Jodpur is the City of Kings, with spectacular palaces, forts and rolling hills. It is known as the Blue City because many of its homes are painted this colour. Traditionally, houses that were lived in by the Brahman (the highest level in the cast system) were blue. Now, any house is allowed to be painted blue. It is thought to be an insect repelling colour.
We began our walking tour down the main avenue to the step well. This feature was very peaceful. Many steps led down to a pool of water at the bottom.
On the step well there was a temple where you had to take your shoes off. Boys were climbing the steps and diving into the pool below. They were climbing to quite some height. It made me nervous!
The clock tower was next on the agenda. To the left of the tower was a cafe where we enjoyed a lassi.
Surrounding the tower are markets where every spice imaginable was being sold.
Fresh fruit and vegetables were displayed in colour order.
I was invited into a spice and tea shop (M.G Spices) that had been visited by a couple of famous American actors and directors.
The owner of the shop explained that he had also been visited by the UK supermarket Sainsbury’s. I sampled a cardamom, cinnamon and saffron tea. It was very sweet. I smelt lichi tea, mint tea and guava tea. The smells were divine.
The reason for sweet tea in India stems from the simple fact that sugar used to be extremely expensive. And the more sugar you give your guest in their tea, the more you were seen to respect them.
We walked around the Blue City getting lost down the windy streets. Children sat on doorsteps playing games, cows roamed the streets and ladies hung their washing out to dry. We passed a school where children happily chatted.
Climbing up through the streets, we reached the famous fort. It cost 600 rupees (£6) to enter. You can easily spend a couple of hours there.
Inside many rooms were visible. We saw artwork, armour and spectacular decor. This was a carriage that royalty used for visiting other places. It was to ensure the ladies were not seen by the public.
We made it up a nearby hill in time for sunset. This was known as the Tikra Mata Mandir. Coming out of the fort, you need to keep left where you’ll find a series of steps you can climb to reach the peak. Getting to the summi is well worth the effort.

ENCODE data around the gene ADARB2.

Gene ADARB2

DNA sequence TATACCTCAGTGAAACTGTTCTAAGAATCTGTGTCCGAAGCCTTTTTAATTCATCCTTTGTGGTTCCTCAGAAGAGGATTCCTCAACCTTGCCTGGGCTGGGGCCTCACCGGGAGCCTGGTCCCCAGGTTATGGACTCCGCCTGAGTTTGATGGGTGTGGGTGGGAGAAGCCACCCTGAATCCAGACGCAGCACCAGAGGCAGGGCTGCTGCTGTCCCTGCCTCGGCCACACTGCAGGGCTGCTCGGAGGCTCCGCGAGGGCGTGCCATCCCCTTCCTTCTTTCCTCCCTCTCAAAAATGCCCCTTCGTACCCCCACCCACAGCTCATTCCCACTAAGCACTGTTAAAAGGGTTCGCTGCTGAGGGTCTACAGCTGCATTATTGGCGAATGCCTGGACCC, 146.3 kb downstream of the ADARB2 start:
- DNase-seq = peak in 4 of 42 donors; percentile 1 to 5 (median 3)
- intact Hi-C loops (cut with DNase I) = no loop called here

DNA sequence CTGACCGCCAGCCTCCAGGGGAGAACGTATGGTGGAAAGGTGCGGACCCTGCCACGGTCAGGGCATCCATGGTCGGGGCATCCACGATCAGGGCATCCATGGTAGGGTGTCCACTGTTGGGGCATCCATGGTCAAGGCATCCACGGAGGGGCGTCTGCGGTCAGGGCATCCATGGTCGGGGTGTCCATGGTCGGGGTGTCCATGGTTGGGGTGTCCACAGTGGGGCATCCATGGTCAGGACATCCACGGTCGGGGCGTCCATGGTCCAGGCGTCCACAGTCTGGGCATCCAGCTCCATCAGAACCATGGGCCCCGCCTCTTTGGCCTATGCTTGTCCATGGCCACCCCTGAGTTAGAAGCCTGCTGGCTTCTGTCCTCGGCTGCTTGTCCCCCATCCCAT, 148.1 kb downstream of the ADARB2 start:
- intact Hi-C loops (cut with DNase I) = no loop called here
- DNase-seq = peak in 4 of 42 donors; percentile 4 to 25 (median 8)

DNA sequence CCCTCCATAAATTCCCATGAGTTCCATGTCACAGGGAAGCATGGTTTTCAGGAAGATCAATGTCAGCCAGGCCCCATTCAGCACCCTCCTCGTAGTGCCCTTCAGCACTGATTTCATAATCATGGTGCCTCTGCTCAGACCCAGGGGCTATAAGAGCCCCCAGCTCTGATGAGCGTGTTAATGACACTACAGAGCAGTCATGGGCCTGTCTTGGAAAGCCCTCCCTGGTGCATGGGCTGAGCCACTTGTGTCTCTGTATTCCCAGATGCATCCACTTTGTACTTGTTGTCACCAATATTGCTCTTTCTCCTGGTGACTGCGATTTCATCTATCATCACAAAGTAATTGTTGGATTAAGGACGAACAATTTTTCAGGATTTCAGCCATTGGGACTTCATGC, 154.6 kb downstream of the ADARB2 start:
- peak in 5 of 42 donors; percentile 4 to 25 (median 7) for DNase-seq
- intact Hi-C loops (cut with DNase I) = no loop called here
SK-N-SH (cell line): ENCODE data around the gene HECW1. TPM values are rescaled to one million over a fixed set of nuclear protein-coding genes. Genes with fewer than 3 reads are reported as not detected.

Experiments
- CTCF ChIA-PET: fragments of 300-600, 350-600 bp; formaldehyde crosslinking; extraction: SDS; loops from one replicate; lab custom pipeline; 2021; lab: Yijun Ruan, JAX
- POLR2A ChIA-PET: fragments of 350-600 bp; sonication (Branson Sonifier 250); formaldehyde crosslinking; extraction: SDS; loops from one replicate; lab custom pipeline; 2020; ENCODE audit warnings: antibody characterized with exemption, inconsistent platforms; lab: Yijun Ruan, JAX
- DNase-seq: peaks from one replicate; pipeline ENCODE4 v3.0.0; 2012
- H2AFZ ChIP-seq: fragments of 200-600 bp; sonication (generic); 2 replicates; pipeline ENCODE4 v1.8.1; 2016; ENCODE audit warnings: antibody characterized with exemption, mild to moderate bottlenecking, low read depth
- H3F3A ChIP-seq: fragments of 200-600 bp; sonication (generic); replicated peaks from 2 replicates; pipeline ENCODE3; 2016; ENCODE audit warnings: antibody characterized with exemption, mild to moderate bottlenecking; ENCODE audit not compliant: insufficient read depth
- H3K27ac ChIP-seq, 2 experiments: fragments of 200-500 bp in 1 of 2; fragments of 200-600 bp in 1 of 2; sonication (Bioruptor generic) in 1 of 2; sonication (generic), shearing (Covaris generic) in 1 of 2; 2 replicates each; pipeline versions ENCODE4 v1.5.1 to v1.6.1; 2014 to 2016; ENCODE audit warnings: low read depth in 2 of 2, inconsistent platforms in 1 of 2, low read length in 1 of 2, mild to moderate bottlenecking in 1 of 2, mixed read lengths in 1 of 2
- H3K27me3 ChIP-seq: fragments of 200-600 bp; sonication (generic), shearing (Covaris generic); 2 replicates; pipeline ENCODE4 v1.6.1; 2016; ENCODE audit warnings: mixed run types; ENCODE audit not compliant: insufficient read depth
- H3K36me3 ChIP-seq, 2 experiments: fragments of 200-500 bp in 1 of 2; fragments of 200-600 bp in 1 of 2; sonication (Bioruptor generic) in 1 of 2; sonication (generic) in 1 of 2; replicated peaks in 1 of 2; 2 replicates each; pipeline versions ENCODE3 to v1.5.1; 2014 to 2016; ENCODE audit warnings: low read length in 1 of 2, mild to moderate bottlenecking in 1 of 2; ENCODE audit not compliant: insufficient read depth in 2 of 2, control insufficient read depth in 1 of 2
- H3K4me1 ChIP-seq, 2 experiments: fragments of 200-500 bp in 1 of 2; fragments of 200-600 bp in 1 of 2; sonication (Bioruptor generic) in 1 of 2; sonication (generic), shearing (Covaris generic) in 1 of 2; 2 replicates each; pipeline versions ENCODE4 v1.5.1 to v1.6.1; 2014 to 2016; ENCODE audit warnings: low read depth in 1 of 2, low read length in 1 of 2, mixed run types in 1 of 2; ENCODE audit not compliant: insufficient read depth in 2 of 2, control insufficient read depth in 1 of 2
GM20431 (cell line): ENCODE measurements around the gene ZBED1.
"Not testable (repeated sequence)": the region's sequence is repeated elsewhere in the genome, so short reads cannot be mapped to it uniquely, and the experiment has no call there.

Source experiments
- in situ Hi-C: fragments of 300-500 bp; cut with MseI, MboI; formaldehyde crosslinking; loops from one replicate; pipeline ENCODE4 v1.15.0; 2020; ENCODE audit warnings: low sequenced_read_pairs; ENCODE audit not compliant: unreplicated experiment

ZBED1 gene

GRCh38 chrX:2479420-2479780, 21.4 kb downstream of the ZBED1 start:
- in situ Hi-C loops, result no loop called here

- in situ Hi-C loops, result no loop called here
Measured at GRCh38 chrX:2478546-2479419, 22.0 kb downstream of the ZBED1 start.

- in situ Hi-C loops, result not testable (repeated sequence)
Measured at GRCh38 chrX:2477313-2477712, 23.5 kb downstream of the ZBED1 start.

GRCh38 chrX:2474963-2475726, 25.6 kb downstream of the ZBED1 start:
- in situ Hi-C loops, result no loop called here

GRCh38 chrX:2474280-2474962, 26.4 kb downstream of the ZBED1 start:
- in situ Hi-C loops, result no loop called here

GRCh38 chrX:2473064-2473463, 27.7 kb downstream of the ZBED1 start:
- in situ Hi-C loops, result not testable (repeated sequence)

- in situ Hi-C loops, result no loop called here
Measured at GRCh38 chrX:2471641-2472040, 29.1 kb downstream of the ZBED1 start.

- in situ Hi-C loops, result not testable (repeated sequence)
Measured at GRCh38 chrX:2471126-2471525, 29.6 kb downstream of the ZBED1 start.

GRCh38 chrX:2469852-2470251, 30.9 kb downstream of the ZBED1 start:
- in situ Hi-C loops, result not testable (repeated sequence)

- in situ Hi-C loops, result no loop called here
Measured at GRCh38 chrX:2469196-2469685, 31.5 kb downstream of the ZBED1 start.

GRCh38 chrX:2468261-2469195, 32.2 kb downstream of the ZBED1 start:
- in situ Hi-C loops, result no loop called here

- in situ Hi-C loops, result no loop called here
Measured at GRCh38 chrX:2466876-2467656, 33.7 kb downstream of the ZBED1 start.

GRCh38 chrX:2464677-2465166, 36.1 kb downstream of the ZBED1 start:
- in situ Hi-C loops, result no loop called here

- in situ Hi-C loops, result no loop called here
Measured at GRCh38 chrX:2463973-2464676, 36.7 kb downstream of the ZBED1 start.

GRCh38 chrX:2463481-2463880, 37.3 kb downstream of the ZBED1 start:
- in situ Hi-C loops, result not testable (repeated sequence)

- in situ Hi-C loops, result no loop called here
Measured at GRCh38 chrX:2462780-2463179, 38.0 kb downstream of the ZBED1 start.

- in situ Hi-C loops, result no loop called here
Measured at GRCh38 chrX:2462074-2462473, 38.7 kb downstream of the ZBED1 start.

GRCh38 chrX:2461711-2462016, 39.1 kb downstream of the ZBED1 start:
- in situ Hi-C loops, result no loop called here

We chilled at the top as the sun descended in the sky.
That evening a group of us enjoyed a game of Jenga (no one knew the rules – using just one hand and only attempting the block you touch first). So I became known as the ‘English girl with all the rules and regulations.’
Top tips for visiting Jodpur:
Accommodation – I stayed in Locomo Hostel, which is just outside the old city. It was clean, very cheap (around 500 rupees £5 for two nights) and had a friendly atmosphere. The hostel has a common room and kitchen downstairs and a roof top hang-out area. Breakfast is included in the price. The staff are super friendly. The host named Bhom gave us a free walking tour and planned our journey to the next place for us. Here is a picture of what you can do in Jodpur (which was on the hostel wall).
Safety – It felt safe to walk around Jodpur during the day. People will stare at you and ask for selfies but nothing out of the ordinary. During the evening the same is the case. It is best to walk around with someone else at night to feel more comfortable.
Eating – There is a chain of restaurants called Janta Sweet which are dotted around. They serve all types of fast food cuisine. I enjoyed a cheap Thali and lassi there. You can opt for sandwiches or noodles too.
Visiting the fort – try to bring a student card to get discounted entry. Do not pay extra to take photographs. You can take pictures anyway.
Prepare yourself for lots of selfies – it gets annoying taking all these selfies after a while. When you say yes to one person, more come along. I want to give the UK a good name, so try to be friendly. After several selfies I tend to look away when people ask.
Tuck tucks – travelling by rickshaw is great. However, they do try to get as much money out of you as possible. Even if you pre-arrange the price (which you should always do, unless there is a meter) they will ask for more. Be firm and strict where possible. Remember that it is not always worth arguing.
Make sure to know the address of your hostel as drivers will not always know the hostel name. Asking them to take you to a landmark and then directing them to your accomodation is best.
And finally enjoy, relax and learn. I stayed two nights in Jodpur and had a full day to explore. I felt like this was enough time.
Hi Sarah. I hope it’s just my computer, but it appears you’re photos on this posts didn’t load. You might check. Enjoying your blog
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Hi there, thank you for the comment and letting me know. I am having technical issues with posting at the moment from my phone. Should be sorted shortly. Have a nice day 🙂
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It should be fixed now 🙂 thank you for letting me know. It can be tricky with WiFi here sometimes.
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